Anders Nordvelt, last-minute replacement as head of security, has no time to integrate himself into the crew before an act of sabotage threatens the project. He must untangle a complex web of relationships from his position as prime suspect.

Then a body is found in the ice. Systems fail as the long night falls. Now Anders must do more than find a murderer: he must find a way to survive. Will anyone endure the night shift, or will ice and frozen corpses be all that remains?


You are in the middle of nowhere surrounded by ice, there are only thirteen suspects, well twelve because you’re one of the thirteen and you know you didn’t do it. Cut off from civilisation as you know it and with your impending death a more likely scenario than being rescued, how do you figure out who is taking the Night Shift out – one by one?

I have to hand it to Triggs this is an excellent crime story. It combines the helplessness of being in a dangerous living situation, geographically and logistically speaking, with the mistrust and paranoia of people living in isolation the majority of the time.

At times I felt sorry and frustrated for Anders, because the new guy is automatically the most convenient suspect. He arrives and people start dying and things start blowing up. Some people would say that is a coincidence and others just think that is enough proof to point the finger at him.

He tries really hard to catch the culprit, but whoever it is always seems to be ten steps ahead of him during the entire story. This person can hack computer systems, set bombs and come and go without leaving any evidence at all.

The pinhead cameras made me realise what was going on. Perhaps not the exact execution of the how or why, but it did reveal the culprit. It has an underlying aura of suspense, as the events unfold and the suspicion is cast in every direction. It’s speculative fiction with a whodunnit vibe and an aura of creepy suspense.

This a well-written and superbly plotted crime thriller based in the Antarctica. This is the first in a planned trilogy, so hopefully we won’t have to wait too long to read more by Triggs.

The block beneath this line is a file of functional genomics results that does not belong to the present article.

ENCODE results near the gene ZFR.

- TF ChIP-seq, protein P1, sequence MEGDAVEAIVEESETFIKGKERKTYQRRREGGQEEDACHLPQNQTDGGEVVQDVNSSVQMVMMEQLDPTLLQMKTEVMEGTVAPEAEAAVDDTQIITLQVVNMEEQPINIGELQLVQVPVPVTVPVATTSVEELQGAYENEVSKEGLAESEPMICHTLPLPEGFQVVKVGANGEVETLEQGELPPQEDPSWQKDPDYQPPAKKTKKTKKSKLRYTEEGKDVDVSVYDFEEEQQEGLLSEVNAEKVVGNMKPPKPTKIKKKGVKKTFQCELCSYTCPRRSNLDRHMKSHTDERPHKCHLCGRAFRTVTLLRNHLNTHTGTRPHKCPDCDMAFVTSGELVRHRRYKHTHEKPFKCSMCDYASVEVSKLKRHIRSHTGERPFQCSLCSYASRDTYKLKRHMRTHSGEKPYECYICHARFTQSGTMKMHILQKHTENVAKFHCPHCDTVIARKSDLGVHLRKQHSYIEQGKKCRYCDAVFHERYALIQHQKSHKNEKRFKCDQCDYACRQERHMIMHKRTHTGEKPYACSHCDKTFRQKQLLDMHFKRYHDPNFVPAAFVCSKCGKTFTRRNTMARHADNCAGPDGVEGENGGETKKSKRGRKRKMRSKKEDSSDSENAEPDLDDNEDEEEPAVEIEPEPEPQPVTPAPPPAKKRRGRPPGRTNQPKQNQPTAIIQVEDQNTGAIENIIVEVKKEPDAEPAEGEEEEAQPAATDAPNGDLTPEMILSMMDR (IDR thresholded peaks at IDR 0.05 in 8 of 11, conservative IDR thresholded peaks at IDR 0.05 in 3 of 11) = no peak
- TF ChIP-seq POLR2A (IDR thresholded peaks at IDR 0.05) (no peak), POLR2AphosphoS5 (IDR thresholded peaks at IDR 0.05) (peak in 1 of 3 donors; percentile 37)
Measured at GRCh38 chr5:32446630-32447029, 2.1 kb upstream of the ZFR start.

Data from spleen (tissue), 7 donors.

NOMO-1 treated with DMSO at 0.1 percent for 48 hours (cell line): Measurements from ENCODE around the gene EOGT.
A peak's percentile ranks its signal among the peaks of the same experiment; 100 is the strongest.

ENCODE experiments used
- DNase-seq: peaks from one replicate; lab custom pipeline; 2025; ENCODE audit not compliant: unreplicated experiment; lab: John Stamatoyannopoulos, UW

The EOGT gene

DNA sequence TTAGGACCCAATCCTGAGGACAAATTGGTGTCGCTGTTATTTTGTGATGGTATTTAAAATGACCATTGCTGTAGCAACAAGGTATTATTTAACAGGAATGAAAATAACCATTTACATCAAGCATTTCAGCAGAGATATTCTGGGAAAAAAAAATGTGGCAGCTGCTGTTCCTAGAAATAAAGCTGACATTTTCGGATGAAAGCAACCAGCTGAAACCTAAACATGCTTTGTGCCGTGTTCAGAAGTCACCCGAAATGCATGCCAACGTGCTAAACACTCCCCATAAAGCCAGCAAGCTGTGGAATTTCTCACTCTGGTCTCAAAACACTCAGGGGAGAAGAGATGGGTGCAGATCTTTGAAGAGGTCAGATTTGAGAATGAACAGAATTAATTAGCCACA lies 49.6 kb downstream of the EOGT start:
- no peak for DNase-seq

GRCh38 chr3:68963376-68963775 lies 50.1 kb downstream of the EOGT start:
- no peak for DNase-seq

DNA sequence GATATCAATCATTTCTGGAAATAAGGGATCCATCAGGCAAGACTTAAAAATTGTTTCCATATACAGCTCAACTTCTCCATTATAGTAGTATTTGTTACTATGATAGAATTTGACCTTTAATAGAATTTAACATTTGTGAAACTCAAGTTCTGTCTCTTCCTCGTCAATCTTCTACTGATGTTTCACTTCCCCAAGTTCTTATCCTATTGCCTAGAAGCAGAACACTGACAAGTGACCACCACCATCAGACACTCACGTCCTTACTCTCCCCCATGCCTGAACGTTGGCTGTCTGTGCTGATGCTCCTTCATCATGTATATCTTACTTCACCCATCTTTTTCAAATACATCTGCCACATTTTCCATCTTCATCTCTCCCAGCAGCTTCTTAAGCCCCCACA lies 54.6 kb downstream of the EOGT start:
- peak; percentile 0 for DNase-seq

Buy Night Shift at Amazon Uk or go to Goodreads for any other retailer.

Publisher: Flame Tree Press; US paperback edition (1 Nov. 2018)

Flame Tree Press is the new fiction imprint of Flame Tree Publishing. Launching in 2018 the list brings together brilliant new authors and the more established; the award winners, and exciting, original voices.

#BlogTour Into the Summerland by Julian Cundy

Today it’s my pleasure to kick off the BlogTour for Into the Summerland by Julian Cundy. It’s a short and thoughtful piece of fiction. Into the Summerland is speculative, spiritual and perhaps even motivational at times.

About the Author

Living in Westcliff-on-Sea Essex, Julian Cundy is a British adventurer, dedicated day dreamer, wordsmith and observer of life and all its absurdities. He is a recognisable character in his home town thanks to his eye-catching outfits comprising fine hats, cravats, tails and spats.

Follow @CundyJulian and @Authoright on Twitter

Follow JulianCundy on Instagram

Connect with RealJulianCundy on Facebook or on YouTube

Visit juliancundy.com

Buy Into the Summerland

About the book 

The eternal question – what happens when we die? Is there a consequence from how we lived? Is there a reckoning?

Henry Ashton’s turbulent life is at an end. As he moves on from this world, he discovers how elusive the final peace can be.With a spirit companion by his side, Henry learns there can be no peace without reconciliation, no rest without acceptance. He must walk his own path to absolution.

“For some souls the transition from mortal life to eternal peace is an easy one, soon completed. For others, who have been troubled in their life or who cannot reconcile the events and their part in them, the journey is longer…and harder. But every soul will find its rest.”


I wonder how many of us would choose to relive both the highlights and the lowest points in our lives, even after death and as a last task before passing on to the next level. Assuming there is one to pass on or over to in the first place, but I suppose that depends on each individuals faith, belief or complete lack of either.

In this novella length story the reader revisits the past with the newly departed Henry, who has to have closure with all the emotionally charged moments of his life in an attempt to find peace in himself , his actions and decisions. This session, which appears to be endless and without any time constraints, is a challenge he needs to succeed at in order to move on.

It is a lesson in reflection and speaks to the walls we build inside our minds and hearts to seal off the most painful memories. Everyone makes mistakes, and there are no do-overs in life. We aren’t born with a manual on how to take the best path in each situation.